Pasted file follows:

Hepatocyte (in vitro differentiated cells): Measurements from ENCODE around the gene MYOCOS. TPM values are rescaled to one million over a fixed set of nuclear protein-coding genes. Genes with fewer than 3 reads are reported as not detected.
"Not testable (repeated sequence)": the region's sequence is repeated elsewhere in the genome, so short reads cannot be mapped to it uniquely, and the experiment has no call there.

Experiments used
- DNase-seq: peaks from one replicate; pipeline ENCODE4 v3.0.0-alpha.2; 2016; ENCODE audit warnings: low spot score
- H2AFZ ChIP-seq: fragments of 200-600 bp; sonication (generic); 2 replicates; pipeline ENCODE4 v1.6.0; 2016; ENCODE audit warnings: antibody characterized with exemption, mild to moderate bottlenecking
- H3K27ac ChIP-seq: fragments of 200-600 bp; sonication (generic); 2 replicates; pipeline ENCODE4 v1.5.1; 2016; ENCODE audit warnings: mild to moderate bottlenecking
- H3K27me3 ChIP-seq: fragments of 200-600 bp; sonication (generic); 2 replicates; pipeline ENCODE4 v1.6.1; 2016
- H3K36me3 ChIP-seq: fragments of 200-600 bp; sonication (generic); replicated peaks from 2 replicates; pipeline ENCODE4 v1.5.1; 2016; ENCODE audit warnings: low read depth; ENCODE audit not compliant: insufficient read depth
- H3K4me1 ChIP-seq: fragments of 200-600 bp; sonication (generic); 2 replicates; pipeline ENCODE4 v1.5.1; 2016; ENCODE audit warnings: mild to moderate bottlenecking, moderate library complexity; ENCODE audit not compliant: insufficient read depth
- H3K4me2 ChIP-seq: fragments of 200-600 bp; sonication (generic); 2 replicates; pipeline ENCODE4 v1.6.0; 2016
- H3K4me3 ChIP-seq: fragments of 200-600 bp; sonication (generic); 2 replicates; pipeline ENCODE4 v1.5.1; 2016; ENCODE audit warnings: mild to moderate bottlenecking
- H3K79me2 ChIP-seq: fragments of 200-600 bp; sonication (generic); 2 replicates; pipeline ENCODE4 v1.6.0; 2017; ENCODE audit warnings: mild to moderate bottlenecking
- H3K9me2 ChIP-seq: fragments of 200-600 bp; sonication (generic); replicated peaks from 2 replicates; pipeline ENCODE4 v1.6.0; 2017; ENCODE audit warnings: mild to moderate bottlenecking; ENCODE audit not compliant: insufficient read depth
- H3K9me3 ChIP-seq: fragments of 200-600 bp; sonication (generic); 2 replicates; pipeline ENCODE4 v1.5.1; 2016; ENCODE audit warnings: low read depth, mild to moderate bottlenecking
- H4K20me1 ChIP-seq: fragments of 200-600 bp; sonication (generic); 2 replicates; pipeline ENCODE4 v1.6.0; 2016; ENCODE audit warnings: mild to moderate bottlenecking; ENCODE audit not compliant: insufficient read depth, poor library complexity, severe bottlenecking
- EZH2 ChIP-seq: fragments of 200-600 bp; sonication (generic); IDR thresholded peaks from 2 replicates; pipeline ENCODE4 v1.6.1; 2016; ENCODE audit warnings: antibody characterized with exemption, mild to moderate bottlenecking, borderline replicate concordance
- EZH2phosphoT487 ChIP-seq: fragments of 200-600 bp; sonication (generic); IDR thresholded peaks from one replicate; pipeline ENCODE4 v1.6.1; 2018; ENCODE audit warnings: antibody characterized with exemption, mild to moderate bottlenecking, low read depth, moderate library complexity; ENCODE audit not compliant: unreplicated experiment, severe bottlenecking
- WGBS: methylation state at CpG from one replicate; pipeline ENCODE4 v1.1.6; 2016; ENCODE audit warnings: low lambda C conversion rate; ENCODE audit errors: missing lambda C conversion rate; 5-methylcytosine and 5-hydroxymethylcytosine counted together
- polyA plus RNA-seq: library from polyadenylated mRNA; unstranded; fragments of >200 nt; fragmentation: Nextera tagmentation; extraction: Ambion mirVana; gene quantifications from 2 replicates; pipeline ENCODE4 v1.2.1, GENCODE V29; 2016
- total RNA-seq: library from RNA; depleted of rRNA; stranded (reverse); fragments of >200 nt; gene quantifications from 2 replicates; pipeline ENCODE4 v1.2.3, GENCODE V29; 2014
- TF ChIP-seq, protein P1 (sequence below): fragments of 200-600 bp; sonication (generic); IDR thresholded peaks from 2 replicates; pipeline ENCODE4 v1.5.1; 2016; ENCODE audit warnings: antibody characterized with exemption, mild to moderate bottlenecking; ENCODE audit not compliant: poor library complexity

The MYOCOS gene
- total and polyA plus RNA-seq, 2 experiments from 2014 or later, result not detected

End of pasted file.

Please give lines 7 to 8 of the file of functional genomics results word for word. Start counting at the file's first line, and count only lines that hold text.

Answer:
- H3K27me3 ChIP-seq: fragments of 200-600 bp; sonication (generic); 2 replicates; pipeline ENCODE4 v1.6.1; 2016
- H3K36me3 ChIP-seq: fragments of 200-600 bp; sonication (generic); replicated peaks from 2 replicates; pipeline ENCODE4 v1.5.1; 2016; ENCODE audit warnings: low read depth; ENCODE audit not compliant: insufficient read depth